Fundamentally, I'm still working more healthy/fresh food into what I eat so I need to be really careful to pick things I'm sure I will like. In the future I'll keep experimenting with more choices (some strawberries that have grown past their boundaries in the garden for starters) and quite possibly adding a second system to my life. Cooking with fresh ingredients eats fridge space and I would be delighted to help remedy that.
Step 5: Seed Starting
Rockwool is magical. It can be soaking wet but dry and airy at the same time. It's the cotton candy of the volcanic rock world. The seeds I started in it are the best seedlings I've ever had. I get close to a 100% success rate from my seeds. Things that might otherwise 'damp off' or be eaten by ground dwelling bugs (like my constant battle with melons) are safe and sound.
For convenience and seed safety I started my seeds in a seed tray. Mix up a very weak fertilizer solution, put the rockwool you'll be using in the tray, and keep drizzling solution over it until it stops absorbing. Drop your seeds into the holes (you can add holes if you want to - I did for bunching onions). WRITE DOWN WHAT YOU PLANT AND WHERE. I've found that hydroponic plants can grow a bit closer together than the package says because they don't have to compete for resources as much.
Check the tray daily - I generally pour a bit of solution into the tray (not over the rockwool) daily to keep things evenly moist. If there is unabsorbed moisture in the bottom of the tray don't add any more. Once you've got seedlings turn the tray daily to help keep them upright-ish. Once they're big and solid (or you're tired of waiting) pop them into the box and skewer them in place, being gentle about the roots.
Gratuitous seedling pictures - this is the best I've ever done, these were taken just under a week after planting them.
Step 6: Maintenance
You'll need to keep the reservoir full of solution - that's what the 1" hole in the base is for. I keep old gallons containers around (that have been well cleaned), fill them with water, let them sit open for a few days to evaporate out any weird stuff that will go, add the fertilizer and keep them capped until I need them. Every two weeks or so I empty the reservoir into the garden and star with fresh solution.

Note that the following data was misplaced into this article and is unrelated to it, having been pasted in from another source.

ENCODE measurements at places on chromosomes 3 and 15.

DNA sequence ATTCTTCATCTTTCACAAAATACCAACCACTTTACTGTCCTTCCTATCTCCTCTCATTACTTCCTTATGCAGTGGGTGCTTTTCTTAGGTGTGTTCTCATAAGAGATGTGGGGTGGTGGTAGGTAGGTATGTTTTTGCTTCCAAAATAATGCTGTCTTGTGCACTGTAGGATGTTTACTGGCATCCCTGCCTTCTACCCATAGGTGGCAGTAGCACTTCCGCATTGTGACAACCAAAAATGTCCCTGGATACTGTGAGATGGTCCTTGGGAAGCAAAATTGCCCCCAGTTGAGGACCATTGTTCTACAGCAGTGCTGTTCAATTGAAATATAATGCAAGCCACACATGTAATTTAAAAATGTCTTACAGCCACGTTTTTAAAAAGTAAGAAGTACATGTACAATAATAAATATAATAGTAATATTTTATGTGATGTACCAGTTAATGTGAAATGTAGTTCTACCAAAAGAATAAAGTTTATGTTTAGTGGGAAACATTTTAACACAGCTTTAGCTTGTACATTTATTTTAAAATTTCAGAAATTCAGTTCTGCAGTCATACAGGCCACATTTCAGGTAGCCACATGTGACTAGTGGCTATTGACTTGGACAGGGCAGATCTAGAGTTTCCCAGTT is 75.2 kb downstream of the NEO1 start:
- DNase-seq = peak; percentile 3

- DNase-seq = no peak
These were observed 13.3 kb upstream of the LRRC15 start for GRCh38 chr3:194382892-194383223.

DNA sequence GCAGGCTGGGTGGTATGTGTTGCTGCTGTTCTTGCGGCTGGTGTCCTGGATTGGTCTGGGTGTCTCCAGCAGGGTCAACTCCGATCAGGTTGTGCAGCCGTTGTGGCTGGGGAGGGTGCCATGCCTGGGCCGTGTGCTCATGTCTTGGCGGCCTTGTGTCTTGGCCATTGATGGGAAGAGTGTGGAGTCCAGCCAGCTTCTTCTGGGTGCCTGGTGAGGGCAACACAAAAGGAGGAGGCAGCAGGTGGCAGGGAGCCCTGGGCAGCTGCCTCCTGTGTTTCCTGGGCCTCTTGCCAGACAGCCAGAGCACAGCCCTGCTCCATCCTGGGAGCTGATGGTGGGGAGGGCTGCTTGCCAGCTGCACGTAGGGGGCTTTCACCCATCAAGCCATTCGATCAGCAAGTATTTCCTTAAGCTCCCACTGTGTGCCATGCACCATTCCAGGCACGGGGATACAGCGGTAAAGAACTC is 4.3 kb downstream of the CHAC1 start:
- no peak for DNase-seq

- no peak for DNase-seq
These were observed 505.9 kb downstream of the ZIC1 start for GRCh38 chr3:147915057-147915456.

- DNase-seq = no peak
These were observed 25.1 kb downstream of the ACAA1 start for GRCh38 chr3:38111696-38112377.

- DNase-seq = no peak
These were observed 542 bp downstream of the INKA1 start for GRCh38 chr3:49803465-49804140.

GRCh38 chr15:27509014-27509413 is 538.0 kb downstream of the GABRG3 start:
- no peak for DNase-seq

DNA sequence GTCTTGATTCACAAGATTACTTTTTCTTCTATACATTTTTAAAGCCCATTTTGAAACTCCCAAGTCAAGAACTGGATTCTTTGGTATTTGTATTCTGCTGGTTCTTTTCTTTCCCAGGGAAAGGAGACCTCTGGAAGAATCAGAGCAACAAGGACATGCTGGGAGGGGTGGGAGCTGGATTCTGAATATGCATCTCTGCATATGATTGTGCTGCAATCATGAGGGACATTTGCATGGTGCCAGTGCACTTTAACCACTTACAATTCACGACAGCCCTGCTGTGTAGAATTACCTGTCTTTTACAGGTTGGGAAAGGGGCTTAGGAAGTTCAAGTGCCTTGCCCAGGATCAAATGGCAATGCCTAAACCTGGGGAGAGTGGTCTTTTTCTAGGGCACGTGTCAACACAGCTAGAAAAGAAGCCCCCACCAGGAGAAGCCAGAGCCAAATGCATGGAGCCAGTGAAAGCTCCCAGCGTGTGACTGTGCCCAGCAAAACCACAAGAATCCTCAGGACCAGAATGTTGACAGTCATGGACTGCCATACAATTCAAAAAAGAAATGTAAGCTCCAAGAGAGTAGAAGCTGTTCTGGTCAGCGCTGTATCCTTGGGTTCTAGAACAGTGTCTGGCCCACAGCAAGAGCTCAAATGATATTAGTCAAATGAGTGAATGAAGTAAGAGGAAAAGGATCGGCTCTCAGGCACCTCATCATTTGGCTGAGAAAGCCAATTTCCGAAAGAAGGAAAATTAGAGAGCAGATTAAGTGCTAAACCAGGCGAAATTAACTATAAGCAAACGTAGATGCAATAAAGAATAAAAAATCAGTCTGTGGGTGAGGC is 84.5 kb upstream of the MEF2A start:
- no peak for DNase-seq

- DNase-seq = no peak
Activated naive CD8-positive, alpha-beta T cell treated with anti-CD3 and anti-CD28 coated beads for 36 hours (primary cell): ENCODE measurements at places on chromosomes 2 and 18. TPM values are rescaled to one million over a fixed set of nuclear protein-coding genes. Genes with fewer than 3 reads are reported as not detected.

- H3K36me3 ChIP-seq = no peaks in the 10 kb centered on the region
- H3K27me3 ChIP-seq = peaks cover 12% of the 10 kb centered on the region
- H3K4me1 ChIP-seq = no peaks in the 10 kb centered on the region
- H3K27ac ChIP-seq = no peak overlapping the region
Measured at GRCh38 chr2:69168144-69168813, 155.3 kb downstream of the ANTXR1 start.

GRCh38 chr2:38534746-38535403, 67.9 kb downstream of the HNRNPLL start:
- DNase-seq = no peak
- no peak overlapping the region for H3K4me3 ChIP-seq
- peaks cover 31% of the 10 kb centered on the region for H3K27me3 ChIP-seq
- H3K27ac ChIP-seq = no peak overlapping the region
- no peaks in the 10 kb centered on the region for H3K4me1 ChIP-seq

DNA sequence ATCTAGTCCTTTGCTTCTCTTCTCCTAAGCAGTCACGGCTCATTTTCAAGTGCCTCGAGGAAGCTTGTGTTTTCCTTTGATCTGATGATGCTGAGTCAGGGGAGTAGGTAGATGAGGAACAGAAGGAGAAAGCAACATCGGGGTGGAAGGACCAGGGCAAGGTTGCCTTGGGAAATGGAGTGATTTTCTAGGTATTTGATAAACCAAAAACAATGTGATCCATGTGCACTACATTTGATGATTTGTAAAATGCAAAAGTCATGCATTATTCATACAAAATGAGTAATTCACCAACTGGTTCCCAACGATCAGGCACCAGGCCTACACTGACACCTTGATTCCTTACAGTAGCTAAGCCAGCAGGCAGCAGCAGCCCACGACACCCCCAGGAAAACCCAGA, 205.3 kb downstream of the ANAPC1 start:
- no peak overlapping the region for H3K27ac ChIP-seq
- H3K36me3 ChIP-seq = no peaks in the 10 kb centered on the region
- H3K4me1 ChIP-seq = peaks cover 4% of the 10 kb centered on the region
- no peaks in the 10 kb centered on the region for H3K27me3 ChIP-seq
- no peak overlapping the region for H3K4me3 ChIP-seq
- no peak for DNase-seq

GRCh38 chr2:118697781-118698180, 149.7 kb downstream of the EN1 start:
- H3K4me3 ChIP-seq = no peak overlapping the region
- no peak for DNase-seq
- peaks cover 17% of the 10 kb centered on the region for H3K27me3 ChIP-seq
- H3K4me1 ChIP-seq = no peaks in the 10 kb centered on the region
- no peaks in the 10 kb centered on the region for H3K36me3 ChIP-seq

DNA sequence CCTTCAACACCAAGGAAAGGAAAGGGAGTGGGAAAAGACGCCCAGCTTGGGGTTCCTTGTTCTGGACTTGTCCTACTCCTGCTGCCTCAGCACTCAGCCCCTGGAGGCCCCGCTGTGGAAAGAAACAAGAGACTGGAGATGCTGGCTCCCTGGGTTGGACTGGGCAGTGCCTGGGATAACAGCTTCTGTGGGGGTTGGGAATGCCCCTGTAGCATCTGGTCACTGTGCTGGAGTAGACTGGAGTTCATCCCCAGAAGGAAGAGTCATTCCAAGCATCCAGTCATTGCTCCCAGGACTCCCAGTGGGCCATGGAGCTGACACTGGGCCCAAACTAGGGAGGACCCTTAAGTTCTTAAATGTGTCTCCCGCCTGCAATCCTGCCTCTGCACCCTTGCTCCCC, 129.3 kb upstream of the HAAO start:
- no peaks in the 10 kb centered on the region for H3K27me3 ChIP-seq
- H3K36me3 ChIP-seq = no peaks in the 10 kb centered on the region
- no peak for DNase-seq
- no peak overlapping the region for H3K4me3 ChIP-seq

Obviously double check that the pump is working right and clean, and you may eventually need new batteries for the solar panel, but other than that you're pretty much set to keep it planted and let it work. The dark plastic enclosure is there to reduce algae growth but you may need to give it the occasional interior wipe down.
Step 7: Return on Investment
It's probably not a secret that this wasn't cheap to build. I wanted something that looked good and would last forever. I want it in my living space looking nice. I know that pretty presentation makes foods more appealing. I chose plants, in part, based on great colors. Before I went ahead with the project I considered a few things:
A head of nice hydroponic lettuce goes for $5 at my grocery store. This isn't organic or anything special, just good. If I buy one of those every week for a year that's $260, which, on it's own more than covers the cost of the system. And I anticipate getting a lot more than that in production. One bell pepper are as much as $3, one per week is another $156. In general, fresh foods are the most expensive per calorie available, so it can be fast to make up the cost.
Having a constant supply of fresh things makes me feel obligated to eat them which will hopefully displace some other, less healthy choices. Not letting them sit in the fridge means they don't decrease in quality, don't go bad from being hidden and forgotten, and don't take up space. I know they don't have an pesticides or herbicides on them. If they come with food poisoning it's my own fault.
Every bite of produce I eat came from somewhere. It probably came by truck, and possibly by other transportation as well. It's stupid to haul this stuff half way around the world if you could be measuring how far it moves in feet. I'm working toward figuring out how much space it would take for me to grow all of my fresh produce. How many people would have to do this to get a truck off the road? How much gas/pollution/etc could be saved?
Seeds are cheap and cuttings from other plants can be free. I would never buy shallots (or even $5 lettuce most of the time) because it's seems to excessive. If I grow them I can eat them all the time, and my cost is a fraction of what I would be paying otherwise.
There are even tiny ways this helps - I drag less weight home from the grocery store every week (a 7.5 mile drive without public transportation option.) Having my parts laser cut almost eliminated waste plastic. The water I change out from my system just goes into the nearby garden space. If I skip over a processed food for something I grew I save the energy that went into that processing, too.
*The photo is a mid-late summer image, after I had eaten a lot of the lettuce (it was much more overgrown at the top) but before the tomatoes came in. You can see a few yellow flowers low in the picture. Before the frost hit there were a lot of tomatoes to eat, but the season was quite disappointingly cut short by a series of brutal and early overnight freezes. By then the whole thing was so overgrown that I couldn't move it.*